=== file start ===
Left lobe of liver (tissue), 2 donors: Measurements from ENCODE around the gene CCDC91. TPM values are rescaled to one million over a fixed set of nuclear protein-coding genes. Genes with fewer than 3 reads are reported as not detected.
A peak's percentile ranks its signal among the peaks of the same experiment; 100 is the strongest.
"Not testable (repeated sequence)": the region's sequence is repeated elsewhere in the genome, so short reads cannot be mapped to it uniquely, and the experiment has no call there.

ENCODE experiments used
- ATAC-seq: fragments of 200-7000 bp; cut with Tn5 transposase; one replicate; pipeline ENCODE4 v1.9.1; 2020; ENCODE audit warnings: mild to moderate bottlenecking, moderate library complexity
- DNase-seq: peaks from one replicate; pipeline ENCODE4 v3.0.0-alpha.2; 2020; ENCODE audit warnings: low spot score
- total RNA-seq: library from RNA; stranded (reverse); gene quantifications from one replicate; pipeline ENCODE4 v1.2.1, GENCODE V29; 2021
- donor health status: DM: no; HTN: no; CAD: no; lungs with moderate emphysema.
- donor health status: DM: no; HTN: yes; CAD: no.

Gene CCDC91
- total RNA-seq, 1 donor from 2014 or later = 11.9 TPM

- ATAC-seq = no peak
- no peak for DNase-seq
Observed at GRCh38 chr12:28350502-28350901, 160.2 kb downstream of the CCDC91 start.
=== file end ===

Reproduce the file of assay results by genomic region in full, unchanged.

Left lobe of liver (tissue), 2 donors: Measurements from ENCODE around the gene CCDC91. TPM values are rescaled to one million over a fixed set of nuclear protein-coding genes. Genes with fewer than 3 reads are reported as not detected.
A peak's percentile ranks its signal among the peaks of the same experiment; 100 is the strongest.
"Not testable (repeated sequence)": the region's sequence is repeated elsewhere in the genome, so short reads cannot be mapped to it uniquely, and the experiment has no call there.

ENCODE experiments used
- ATAC-seq: fragments of 200-7000 bp; cut with Tn5 transposase; one replicate; pipeline ENCODE4 v1.9.1; 2020; ENCODE audit warnings: mild to moderate bottlenecking, moderate library complexity
- DNase-seq: peaks from one replicate; pipeline ENCODE4 v3.0.0-alpha.2; 2020; ENCODE audit warnings: low spot score
- total RNA-seq: library from RNA; stranded (reverse); gene quantifications from one replicate; pipeline ENCODE4 v1.2.1, GENCODE V29; 2021
- donor health status: DM: no; HTN: no; CAD: no; lungs with moderate emphysema.
- donor health status: DM: no; HTN: yes; CAD: no.

Gene CCDC91
- total RNA-seq, 1 donor from 2014 or later = 11.9 TPM

- ATAC-seq = no peak
- no peak for DNase-seq
Observed at GRCh38 chr12:28350502-28350901, 160.2 kb downstream of the CCDC91 start.